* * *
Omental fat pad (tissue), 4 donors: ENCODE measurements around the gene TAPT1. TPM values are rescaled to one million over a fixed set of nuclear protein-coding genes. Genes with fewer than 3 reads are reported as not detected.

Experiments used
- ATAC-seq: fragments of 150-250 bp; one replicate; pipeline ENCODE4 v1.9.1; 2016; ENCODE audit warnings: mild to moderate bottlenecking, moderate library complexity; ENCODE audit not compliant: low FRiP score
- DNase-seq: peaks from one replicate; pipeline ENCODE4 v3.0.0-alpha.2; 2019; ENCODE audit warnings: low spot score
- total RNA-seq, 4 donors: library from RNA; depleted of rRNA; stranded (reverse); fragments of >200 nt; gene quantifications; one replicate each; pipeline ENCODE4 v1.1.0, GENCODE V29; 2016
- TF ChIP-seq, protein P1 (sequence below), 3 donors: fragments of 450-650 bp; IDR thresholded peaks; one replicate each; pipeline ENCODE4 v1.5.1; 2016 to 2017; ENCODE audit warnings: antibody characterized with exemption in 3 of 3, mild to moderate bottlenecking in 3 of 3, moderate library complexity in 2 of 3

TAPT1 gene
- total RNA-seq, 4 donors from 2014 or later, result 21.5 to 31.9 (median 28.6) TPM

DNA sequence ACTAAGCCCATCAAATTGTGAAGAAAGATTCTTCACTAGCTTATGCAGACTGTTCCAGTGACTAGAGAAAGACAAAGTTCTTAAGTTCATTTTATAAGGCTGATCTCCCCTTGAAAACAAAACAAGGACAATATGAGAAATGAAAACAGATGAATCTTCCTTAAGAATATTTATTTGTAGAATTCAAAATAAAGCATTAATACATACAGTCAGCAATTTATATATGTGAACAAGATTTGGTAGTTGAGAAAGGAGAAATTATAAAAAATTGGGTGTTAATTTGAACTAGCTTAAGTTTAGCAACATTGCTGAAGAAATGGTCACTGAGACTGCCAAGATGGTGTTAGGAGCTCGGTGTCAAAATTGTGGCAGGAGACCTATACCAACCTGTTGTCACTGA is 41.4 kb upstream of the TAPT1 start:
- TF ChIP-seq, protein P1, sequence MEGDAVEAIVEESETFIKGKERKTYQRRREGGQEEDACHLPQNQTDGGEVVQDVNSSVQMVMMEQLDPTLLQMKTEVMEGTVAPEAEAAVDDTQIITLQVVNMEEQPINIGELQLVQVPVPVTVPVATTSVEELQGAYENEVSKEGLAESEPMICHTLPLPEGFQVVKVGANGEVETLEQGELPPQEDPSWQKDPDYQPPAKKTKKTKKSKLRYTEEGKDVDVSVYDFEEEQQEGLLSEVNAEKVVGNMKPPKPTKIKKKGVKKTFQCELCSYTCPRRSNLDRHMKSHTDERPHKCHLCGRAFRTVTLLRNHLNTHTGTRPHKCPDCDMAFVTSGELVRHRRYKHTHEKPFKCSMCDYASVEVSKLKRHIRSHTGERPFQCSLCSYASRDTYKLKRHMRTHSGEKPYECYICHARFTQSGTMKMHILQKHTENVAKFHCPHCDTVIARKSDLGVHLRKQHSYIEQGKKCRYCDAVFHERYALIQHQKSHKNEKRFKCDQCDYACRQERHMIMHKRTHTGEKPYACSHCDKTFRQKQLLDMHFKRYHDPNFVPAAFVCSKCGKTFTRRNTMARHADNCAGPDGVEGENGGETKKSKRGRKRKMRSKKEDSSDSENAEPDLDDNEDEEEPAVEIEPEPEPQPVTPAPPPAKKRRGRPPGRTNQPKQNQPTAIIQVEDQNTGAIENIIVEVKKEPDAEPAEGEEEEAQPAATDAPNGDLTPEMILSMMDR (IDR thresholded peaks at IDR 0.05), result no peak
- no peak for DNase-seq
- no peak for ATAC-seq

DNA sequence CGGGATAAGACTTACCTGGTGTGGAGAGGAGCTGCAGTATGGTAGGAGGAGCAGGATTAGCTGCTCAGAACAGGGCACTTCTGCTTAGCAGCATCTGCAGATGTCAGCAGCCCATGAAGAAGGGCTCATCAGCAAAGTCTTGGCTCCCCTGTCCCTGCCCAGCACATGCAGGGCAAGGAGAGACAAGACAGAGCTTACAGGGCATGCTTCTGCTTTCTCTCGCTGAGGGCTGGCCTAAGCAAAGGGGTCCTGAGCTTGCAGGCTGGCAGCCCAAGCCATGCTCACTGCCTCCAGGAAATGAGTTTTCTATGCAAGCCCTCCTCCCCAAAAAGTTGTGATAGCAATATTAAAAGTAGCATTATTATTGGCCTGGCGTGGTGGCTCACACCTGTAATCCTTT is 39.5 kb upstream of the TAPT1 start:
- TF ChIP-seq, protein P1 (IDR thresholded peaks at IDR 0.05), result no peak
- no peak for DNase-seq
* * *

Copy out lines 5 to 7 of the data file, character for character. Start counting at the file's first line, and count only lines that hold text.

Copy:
- total RNA-seq, 4 donors: library from RNA; depleted of rRNA; stranded (reverse); fragments of >200 nt; gene quantifications; one replicate each; pipeline ENCODE4 v1.1.0, GENCODE V29; 2016
- TF ChIP-seq, protein P1 (sequence below), 3 donors: fragments of 450-650 bp; IDR thresholded peaks; one replicate each; pipeline ENCODE4 v1.5.1; 2016 to 2017; ENCODE audit warnings: antibody characterized with exemption in 3 of 3, mild to moderate bottlenecking in 3 of 3, moderate library complexity in 2 of 3

TAPT1 gene